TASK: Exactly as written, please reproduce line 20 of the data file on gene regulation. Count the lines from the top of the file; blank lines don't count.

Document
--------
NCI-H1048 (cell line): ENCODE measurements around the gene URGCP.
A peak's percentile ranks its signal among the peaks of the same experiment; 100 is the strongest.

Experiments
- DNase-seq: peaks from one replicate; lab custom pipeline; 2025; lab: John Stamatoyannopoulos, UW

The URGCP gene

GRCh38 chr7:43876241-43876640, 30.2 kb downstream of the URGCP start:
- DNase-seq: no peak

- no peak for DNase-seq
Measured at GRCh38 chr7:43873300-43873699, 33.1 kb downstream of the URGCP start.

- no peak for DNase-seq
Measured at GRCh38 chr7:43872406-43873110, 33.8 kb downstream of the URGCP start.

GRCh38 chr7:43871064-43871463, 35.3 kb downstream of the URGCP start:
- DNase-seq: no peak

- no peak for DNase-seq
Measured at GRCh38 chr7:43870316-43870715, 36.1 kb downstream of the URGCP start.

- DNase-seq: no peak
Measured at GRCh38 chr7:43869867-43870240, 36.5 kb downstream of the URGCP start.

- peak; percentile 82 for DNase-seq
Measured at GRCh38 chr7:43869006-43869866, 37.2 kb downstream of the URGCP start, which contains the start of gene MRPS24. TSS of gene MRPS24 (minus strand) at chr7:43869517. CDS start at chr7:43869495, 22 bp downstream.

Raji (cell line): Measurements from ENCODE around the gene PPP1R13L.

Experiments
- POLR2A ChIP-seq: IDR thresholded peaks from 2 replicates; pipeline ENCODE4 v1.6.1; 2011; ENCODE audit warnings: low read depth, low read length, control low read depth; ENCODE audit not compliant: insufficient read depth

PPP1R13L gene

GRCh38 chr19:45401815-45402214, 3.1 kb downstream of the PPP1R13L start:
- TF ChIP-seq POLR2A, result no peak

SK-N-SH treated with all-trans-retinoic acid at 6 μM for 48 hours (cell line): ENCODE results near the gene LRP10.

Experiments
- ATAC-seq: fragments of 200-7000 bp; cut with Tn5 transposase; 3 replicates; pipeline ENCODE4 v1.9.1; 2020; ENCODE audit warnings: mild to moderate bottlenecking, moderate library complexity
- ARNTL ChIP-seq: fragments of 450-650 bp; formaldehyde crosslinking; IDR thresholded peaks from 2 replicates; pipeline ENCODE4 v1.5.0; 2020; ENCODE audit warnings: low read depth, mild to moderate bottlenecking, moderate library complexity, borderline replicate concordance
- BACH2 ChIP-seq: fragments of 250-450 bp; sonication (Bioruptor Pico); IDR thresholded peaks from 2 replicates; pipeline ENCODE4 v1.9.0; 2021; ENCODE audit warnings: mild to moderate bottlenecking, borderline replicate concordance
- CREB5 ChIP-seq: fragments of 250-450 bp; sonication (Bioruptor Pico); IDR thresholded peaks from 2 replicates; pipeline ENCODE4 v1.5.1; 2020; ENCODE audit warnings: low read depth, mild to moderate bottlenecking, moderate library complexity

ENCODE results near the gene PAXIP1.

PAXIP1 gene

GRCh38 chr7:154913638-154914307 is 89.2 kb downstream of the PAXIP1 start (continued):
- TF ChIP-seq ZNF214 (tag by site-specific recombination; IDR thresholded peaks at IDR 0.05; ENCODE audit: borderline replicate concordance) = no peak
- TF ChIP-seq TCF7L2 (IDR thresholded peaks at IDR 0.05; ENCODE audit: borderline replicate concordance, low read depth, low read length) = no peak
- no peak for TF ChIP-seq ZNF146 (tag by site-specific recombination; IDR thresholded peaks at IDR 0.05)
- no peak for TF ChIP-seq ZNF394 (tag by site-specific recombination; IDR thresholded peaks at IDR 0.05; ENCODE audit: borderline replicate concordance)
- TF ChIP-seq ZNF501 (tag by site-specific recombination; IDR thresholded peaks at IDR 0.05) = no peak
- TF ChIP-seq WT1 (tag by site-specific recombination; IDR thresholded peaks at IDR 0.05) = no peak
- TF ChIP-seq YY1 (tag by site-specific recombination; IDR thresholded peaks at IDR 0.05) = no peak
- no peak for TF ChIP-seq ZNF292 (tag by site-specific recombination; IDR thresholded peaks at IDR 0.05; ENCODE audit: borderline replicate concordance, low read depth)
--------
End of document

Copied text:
Raji (cell line): Measurements from ENCODE around the gene PPP1R13L.